I think a lot of the "reasons" traditionally given to not have sex are messed-up- the thinking is "if you do everything right, then God will definitely reward you with a perfect relationship." And the idea that honeymoon sex is awesome and will make all that "waiting" totally worth it. I never even thought to question that until very recently. Hmm, maybe the first time is not so great because you don't have a clue what you're doing. If so, that doesn't take anything away from the argument that it's good to "wait" until marriage- it just means you learn it with someone who's totally committed to you- which sounds like the ideal situation to me.

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    1. that doesn't take anything away from the argument that it's good to "wait" until marriage- it just means you learn it with someone who's totally committed to you- which sounds like the ideal situation to me.
      Exactly -- I think that being honest about how awkward and difficult sex can be at first is actually a better argument for abstinence than this idea that "if you just wait until you're married, everything will be magically wonderful and perfect." I actually feel like I had a pretty good understanding in high school, from reading various things, about what first-time sex is like, and that was a big reason I wanted to wait until I was married.

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  7. I found your blog via From Two To One, and I love this post. That article was posted and reposted time and time again by Facebook friends, and it was incredibly grating for all the reasons you mentioned.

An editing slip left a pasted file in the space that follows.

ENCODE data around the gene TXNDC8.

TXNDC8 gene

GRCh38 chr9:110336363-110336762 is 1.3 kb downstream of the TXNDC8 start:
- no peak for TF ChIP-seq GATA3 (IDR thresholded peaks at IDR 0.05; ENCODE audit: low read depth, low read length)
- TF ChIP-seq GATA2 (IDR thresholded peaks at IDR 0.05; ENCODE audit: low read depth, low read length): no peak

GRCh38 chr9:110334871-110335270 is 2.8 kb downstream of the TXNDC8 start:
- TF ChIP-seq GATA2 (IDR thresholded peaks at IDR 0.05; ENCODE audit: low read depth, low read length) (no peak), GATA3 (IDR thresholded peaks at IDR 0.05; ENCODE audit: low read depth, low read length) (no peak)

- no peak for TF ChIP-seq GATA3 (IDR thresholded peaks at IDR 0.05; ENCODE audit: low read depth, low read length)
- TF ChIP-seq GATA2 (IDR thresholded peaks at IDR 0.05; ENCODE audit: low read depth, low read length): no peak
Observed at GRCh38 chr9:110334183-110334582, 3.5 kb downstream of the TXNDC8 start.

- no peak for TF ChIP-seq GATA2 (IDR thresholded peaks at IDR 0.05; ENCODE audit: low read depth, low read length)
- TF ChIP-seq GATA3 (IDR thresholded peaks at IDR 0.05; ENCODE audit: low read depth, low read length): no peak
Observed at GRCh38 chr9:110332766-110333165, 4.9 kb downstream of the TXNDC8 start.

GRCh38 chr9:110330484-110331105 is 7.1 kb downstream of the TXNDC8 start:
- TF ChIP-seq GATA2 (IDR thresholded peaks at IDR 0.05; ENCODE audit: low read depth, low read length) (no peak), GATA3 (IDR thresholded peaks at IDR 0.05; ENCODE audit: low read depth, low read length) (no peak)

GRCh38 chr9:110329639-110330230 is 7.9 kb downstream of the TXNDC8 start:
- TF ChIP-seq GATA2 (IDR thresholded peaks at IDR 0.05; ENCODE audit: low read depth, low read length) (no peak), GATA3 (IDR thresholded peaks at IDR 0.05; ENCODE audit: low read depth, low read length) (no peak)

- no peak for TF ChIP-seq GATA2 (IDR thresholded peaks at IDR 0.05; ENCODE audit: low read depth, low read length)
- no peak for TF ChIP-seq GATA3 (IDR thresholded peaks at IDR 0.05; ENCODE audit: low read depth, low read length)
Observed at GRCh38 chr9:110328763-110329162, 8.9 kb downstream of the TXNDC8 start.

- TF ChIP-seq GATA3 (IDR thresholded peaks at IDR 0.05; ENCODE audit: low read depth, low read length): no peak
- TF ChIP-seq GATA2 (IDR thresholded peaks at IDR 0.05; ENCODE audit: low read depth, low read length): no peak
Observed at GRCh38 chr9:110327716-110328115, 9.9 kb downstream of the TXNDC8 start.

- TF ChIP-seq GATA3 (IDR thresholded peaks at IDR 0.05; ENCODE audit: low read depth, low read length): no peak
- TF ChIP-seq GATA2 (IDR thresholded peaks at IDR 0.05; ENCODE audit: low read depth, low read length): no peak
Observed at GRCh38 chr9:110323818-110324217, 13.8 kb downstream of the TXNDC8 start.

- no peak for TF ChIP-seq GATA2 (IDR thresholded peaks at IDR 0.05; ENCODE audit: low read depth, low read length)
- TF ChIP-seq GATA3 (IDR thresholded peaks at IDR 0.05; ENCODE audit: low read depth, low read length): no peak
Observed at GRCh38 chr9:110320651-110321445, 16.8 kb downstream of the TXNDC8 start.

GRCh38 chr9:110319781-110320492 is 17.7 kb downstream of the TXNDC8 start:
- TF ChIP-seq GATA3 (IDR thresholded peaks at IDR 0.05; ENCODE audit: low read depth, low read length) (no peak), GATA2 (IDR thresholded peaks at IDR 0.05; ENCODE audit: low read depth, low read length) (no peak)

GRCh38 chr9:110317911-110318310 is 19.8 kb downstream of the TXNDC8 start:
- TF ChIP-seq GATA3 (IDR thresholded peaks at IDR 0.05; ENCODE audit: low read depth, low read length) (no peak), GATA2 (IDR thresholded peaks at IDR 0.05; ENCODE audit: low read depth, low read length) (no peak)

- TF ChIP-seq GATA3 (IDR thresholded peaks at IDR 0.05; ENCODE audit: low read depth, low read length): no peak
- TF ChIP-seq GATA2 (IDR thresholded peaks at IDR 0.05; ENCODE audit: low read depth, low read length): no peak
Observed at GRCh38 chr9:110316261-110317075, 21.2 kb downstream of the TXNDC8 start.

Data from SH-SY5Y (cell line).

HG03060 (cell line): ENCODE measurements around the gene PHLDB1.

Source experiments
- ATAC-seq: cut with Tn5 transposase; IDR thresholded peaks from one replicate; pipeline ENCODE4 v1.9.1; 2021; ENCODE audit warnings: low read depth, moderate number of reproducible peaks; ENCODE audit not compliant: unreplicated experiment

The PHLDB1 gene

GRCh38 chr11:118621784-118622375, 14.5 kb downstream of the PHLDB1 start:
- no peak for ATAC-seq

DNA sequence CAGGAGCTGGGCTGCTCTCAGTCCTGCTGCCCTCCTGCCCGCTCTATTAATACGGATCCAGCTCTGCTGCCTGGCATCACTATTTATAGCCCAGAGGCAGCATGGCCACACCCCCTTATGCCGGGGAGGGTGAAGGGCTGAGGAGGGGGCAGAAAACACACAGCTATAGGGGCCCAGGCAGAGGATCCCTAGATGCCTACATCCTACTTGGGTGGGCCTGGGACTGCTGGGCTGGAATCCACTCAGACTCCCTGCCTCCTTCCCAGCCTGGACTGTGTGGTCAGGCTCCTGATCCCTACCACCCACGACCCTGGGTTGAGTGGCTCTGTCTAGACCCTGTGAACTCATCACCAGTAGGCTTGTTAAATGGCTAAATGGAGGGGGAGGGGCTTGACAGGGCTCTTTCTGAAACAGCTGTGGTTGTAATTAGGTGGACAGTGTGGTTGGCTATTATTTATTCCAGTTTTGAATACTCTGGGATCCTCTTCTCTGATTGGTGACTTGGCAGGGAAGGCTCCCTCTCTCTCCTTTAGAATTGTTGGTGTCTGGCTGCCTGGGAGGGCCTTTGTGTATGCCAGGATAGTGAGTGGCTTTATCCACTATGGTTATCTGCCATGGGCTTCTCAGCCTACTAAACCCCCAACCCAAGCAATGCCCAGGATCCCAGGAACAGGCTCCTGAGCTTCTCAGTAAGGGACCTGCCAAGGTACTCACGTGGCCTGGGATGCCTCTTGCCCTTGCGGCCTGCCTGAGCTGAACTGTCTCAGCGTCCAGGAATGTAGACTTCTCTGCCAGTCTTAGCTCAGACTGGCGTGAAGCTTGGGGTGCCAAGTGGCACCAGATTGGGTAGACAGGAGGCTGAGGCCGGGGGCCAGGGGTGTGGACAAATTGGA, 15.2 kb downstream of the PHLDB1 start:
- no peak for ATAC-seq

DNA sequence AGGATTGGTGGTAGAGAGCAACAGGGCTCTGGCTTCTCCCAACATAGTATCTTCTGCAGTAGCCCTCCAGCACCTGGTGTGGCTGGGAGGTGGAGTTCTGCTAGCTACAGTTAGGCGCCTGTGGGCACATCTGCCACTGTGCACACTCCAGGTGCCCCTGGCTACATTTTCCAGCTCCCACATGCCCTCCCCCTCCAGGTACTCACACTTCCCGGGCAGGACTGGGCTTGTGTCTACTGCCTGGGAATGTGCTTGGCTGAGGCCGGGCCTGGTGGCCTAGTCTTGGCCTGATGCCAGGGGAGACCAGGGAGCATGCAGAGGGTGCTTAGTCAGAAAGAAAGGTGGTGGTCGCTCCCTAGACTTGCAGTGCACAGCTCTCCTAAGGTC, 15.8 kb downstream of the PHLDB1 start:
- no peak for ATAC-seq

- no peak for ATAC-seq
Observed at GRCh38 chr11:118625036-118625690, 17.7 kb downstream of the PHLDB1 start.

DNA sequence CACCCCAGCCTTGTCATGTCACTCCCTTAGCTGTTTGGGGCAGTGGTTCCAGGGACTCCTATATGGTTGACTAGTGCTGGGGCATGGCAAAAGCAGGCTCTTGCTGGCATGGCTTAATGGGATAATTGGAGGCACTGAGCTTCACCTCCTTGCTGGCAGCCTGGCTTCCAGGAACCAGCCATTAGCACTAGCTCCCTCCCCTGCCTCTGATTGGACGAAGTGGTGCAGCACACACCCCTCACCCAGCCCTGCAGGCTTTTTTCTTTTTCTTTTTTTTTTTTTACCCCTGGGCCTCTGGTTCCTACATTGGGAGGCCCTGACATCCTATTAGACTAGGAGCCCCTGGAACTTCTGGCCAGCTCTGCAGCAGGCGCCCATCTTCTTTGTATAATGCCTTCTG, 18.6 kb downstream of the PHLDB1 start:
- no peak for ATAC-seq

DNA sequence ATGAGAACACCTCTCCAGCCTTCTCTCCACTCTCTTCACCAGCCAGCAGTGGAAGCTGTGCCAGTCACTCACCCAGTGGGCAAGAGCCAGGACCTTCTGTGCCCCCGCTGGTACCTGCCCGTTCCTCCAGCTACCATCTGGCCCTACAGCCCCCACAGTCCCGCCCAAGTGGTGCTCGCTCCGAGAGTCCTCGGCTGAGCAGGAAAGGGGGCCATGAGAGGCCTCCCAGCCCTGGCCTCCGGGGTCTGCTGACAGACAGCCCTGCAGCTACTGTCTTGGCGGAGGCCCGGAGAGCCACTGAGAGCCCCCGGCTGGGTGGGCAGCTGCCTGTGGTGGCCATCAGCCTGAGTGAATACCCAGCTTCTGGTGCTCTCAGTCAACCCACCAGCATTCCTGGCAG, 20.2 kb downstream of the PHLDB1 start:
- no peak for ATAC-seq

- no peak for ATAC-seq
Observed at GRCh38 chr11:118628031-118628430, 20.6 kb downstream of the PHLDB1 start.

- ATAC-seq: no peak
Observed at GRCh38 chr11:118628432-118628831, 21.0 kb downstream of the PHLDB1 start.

I was really offended for my friends who had not decided to wait till marriage for sex (newsflash: don't assume even your Bible college peers waited). First of all, what if they made (what they felt) was a mistake by having sex before marriage? There is NO redemption or grace for them anywhere in that article. What if they were victims of rape or sexual assault? Well, if they're not virgins, no hope for their marriage. What if they didn't wait and are super happy with that decision *gasp*?

    That article is appalling, and should especially be so for Christians who claim grace as one of our strongest values.

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    1. Glad you came by the blog! You make some excellent points about how the article falls in line with the "purity myth" that someone who has sex (even against their will) is forever "tainted" in some way. It's a terrible and, as you point out, anti-Christian way of thinking.

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  8. Exactly my thoughts. I did a blog post on this too, though it isn't exactly as eloquent as yours(I was quite wound up!)

    http://thefateshavespoken.blogspot.com/2012/10/judging-other-people-getting-married.html

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    1. I don't blame you for being wound up! It was an extremely rude and judgmental article.

      I think I must have hidden the right people from my newsfeed because I never saw this article until it was e-mailed to me by a friend (who saw it on someone else's Facebook page, which seems to be how most people initially learned about it). Or else I just have friends who know better than to post judgmental crap like this!